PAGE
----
Brand Tracking Workshops – Do you need them?

If you are in the early years of your brand lifecycle, then chances are you haven’t conducted a lot of research and you don’t fully understand your brand. On the other hand, you might just be finding after years of growth your brand may be running out of steam?

Either way, Vision One’s brand workshops are focus groups designed to help you fully understand your brand and are the perfect way to prepare for the all-important Brand Tracking (which incidentally every brand owner needs in their armoury!).

Mission vision and values illustration.

Why you need Brand Workshops

Brand tracking is probably one of the most significant ongoing research investments your business will make over time. If you are starting out, then you will quickly realise that one of the biggest challenges is knowing what to focus on. Even in a survey, time is precious – so you need to know exactly what you want to ask and how  – but also ensure you are capturing the thoughts and needs of your customers. So to help with the process of getting the most from your tracking programme we offer optional brand development workshops.

Why is it important to get your brand research questions to a tee?

  • It is essential to protect the questionnaire design so that it stays focused on the brand measures and metrics it’s meant to capture. These should often come from your brand strategy.
  • But some clients’ needs are only beginning their journey, so they may not have fully evolved brand assets or plans, so these focus groups can be a useful exercise to help inform and resolve brand issues before launching a campaign or brand tracking programme.
  • One common mistake is to allow ever-changing ‘tweaks’ to the questions as it makes it impossible to compare data wave on wave, or to spot important trends.
  • If the data becomes inconsistent the research will begin to lose credibility and value to your business. Often there are many stakeholders and their expectations need to be managed – so keep it focused on the agreed objectives.

This paper outlines some of the themes you might look at when conducting a brand workshop and focuses on two key elements which are Distinctive Brand Assets and Category Entry Points.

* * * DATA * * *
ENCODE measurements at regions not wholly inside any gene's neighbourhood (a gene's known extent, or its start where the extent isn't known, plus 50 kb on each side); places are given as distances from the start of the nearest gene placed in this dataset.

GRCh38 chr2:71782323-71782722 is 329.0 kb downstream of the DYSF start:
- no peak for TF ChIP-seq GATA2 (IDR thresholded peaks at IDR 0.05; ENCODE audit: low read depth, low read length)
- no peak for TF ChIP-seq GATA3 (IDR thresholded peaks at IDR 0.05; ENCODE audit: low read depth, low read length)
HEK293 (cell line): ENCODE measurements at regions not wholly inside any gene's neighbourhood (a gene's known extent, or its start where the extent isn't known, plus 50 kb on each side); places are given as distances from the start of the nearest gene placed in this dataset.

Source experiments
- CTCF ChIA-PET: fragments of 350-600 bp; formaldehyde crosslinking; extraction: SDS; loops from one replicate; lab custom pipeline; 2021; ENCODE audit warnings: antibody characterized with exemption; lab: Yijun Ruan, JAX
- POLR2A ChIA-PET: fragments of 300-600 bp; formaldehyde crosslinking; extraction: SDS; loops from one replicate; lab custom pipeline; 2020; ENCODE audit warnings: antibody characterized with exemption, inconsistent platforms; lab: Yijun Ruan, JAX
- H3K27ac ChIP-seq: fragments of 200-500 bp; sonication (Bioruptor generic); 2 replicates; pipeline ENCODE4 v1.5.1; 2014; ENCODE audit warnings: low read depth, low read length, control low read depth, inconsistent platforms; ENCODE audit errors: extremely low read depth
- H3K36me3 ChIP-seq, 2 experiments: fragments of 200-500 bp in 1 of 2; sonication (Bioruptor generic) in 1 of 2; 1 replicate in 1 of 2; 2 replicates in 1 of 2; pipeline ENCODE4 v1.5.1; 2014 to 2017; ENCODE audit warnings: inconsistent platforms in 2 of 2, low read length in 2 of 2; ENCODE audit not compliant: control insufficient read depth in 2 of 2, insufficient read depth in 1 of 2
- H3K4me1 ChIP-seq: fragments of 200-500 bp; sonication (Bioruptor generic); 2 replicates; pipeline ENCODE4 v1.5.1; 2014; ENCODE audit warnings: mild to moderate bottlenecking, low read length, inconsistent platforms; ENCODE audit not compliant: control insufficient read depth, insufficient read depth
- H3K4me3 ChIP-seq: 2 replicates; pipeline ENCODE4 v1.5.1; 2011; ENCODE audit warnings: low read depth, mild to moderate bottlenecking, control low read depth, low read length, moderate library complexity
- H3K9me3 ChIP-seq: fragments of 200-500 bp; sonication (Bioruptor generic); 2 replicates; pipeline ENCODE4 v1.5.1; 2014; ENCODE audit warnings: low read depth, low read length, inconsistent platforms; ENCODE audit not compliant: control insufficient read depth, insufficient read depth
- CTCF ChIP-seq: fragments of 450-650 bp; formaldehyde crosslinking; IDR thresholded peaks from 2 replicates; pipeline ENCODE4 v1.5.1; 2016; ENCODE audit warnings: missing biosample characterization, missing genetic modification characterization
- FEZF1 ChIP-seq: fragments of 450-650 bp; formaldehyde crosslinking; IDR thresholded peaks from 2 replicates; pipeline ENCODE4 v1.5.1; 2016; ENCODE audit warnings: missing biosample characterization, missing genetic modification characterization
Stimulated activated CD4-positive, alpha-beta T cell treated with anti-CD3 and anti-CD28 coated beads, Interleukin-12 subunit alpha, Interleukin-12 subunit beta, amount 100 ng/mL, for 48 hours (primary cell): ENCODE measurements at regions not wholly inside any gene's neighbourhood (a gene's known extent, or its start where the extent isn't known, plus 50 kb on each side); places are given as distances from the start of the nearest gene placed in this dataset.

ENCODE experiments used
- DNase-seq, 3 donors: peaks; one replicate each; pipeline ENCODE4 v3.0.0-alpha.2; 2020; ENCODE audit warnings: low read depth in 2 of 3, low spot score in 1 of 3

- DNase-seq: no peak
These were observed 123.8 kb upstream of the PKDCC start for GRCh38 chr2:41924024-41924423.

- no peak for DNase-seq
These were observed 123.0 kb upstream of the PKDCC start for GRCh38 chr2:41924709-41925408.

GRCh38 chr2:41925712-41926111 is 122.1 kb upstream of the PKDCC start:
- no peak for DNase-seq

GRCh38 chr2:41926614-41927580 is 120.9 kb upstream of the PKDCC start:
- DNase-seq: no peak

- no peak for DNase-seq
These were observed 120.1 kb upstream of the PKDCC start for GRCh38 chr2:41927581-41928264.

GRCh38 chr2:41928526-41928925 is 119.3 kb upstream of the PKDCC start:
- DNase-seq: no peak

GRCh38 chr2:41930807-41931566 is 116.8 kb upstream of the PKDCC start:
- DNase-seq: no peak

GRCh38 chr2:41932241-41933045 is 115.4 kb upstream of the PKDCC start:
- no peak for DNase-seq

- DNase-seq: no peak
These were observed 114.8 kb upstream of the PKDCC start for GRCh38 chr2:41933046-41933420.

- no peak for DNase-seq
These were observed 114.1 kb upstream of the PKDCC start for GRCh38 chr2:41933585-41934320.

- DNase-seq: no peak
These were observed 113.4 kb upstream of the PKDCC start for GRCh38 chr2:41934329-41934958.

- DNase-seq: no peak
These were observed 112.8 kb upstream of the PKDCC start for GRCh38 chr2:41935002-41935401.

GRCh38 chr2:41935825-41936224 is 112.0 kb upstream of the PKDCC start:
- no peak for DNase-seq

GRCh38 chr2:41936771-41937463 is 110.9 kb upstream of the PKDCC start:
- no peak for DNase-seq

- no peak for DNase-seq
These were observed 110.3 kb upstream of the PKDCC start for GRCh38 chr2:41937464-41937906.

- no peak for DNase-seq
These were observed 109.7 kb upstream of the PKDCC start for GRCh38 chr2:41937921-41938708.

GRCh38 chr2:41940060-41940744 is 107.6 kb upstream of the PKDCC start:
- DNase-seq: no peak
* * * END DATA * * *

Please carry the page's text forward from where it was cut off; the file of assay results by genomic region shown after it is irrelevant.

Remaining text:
Distinctive Brand Assets (DBAs)

Distinctive Brand Assets have come to the fore in recent years fueled by publication of  books such as How Brands Grow by Byron Sharp and Building Distinctive Brand Assets by Jenni Romaniuk from the Ehrenberg-Bass Institute.

DBAs help to create shortcuts in consumers’ minds that make brands more memorable and impactful.

  1. They can significantly improve the chances of improved advertising recall and stand out.
  2. They will certainly help your marketing stand out and grab attention online or in-store or wherever they can be found.
  3. They can help all your brand communications feel and look coherent (even when disparate)
  4. Importantly they will also help you form mental connections with your category and market.

Your logo is your most important brand asset. But it can also include straplines, colours, packaging, symbols, words, fonts, celebrities, music… you name it!

In short, Distinctive Brand Assets get a brand noticed faster and improve the return on marketing investment.


A brief video introduction to DBAs courtesy of Julian Cole.


A brief introduction to Category Entry Points courtesy of Julian Cole.


Category Entry Points (CEPs)

Category Entry Points (CEPs) are one of the main building blocks of Mental Availability. They capture the thoughts that shoppers have as they transition into making a category purchase during their shopper journey.

By understanding and identifying the key  “Category Entry Points” are for a brand (and the competition!) – we can use this to evaluate the effectiveness of brand marketing in growing and strengthening the relationship with the CEP. 

What are Category Entry Points?
CEPs are a relatively new term in marketing but in truth they’ve been around for a long time. Any seasoned researchers will recognise them as simply ‘Needs’. These needs can be functional features and benefits (think cup-holders in your car or RAM for your mobile phone), but they can also be usage occasions (parties, breakfast, on the go etc). We believe most brands need to focus on owning an aspect of the category as best they can.

How Focus Groups can improve your Brand Tracking Research

There are many areas where qualitative workshops and focus groups can help brand owners. These include:

Hero Brand Archetype Vision One
Brand Archetypes

Check out our Brand Archetype Quiz to get a better understanding of your brand. Focus groups help finesse this even further.

Business Objectives Vision One
Brand Positioning

Most marketers believe that Brand Positioning is probably the most important facet of your brand. Understanding where your brand is positioned vs your competitors can be difficult but groups can often be the best approach.

Target Audience Research Vision One
Competitor Evaluation

It is often difficult for brand owners to develop an objective understanding of the competitors and research is great for unravelling their weaknesses and the opportunities for you.

Latest News & Articles